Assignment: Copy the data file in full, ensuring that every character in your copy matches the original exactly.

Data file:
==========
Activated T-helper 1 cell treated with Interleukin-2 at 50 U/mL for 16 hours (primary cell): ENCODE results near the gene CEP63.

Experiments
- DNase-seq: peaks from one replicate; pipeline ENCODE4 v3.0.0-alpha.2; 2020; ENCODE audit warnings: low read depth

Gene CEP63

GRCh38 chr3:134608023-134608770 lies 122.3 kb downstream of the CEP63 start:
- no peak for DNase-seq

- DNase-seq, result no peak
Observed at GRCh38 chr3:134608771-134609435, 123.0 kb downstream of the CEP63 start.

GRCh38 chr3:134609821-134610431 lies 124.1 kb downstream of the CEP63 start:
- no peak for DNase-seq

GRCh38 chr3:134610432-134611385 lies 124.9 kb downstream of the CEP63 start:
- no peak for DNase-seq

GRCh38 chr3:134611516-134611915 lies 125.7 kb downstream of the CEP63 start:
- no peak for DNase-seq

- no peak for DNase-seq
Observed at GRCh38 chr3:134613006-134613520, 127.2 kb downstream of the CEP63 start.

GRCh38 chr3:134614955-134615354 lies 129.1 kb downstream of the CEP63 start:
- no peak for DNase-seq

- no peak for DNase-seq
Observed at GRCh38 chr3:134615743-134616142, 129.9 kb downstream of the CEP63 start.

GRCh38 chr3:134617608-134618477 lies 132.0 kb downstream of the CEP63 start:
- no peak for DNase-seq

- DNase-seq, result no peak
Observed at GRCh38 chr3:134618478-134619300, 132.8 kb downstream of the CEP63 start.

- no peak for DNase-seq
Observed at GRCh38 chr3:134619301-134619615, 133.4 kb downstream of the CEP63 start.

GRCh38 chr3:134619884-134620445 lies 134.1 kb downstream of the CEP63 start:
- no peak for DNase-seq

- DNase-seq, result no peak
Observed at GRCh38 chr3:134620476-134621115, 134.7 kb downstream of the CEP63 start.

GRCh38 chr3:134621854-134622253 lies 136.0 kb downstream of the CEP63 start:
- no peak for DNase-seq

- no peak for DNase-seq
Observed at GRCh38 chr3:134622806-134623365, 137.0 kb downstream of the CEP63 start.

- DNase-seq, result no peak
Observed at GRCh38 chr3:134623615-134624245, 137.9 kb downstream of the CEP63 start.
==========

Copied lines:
Activated T-helper 1 cell treated with Interleukin-2 at 50 U/mL for 16 hours (primary cell): ENCODE results near the gene CEP63.

Experiments
- DNase-seq: peaks from one replicate; pipeline ENCODE4 v3.0.0-alpha.2; 2020; ENCODE audit warnings: low read depth

Gene CEP63

GRCh38 chr3:134608023-134608770 lies 122.3 kb downstream of the CEP63 start:
- no peak for DNase-seq

- DNase-seq, result no peak
Observed at GRCh38 chr3:134608771-134609435, 123.0 kb downstream of the CEP63 start.

GRCh38 chr3:134609821-134610431 lies 124.1 kb downstream of the CEP63 start:
- no peak for DNase-seq

GRCh38 chr3:134610432-134611385 lies 124.9 kb downstream of the CEP63 start:
- no peak for DNase-seq

GRCh38 chr3:134611516-134611915 lies 125.7 kb downstream of the CEP63 start:
- no peak for DNase-seq

- no peak for DNase-seq
Observed at GRCh38 chr3:134613006-134613520, 127.2 kb downstream of the CEP63 start.

GRCh38 chr3:134614955-134615354 lies 129.1 kb downstream of the CEP63 start:
- no peak for DNase-seq

- no peak for DNase-seq
Observed at GRCh38 chr3:134615743-134616142, 129.9 kb downstream of the CEP63 start.

GRCh38 chr3:134617608-134618477 lies 132.0 kb downstream of the CEP63 start:
- no peak for DNase-seq

- DNase-seq, result no peak
Observed at GRCh38 chr3:134618478-134619300, 132.8 kb downstream of the CEP63 start.

- no peak for DNase-seq
Observed at GRCh38 chr3:134619301-134619615, 133.4 kb downstream of the CEP63 start.

GRCh38 chr3:134619884-134620445 lies 134.1 kb downstream of the CEP63 start:
- no peak for DNase-seq

- DNase-seq, result no peak
Observed at GRCh38 chr3:134620476-134621115, 134.7 kb downstream of the CEP63 start.

GRCh38 chr3:134621854-134622253 lies 136.0 kb downstream of the CEP63 start:
- no peak for DNase-seq

- no peak for DNase-seq
Observed at GRCh38 chr3:134622806-134623365, 137.0 kb downstream of the CEP63 start.

- DNase-seq, result no peak
Observed at GRCh38 chr3:134623615-134624245, 137.9 kb downstream of the CEP63 start.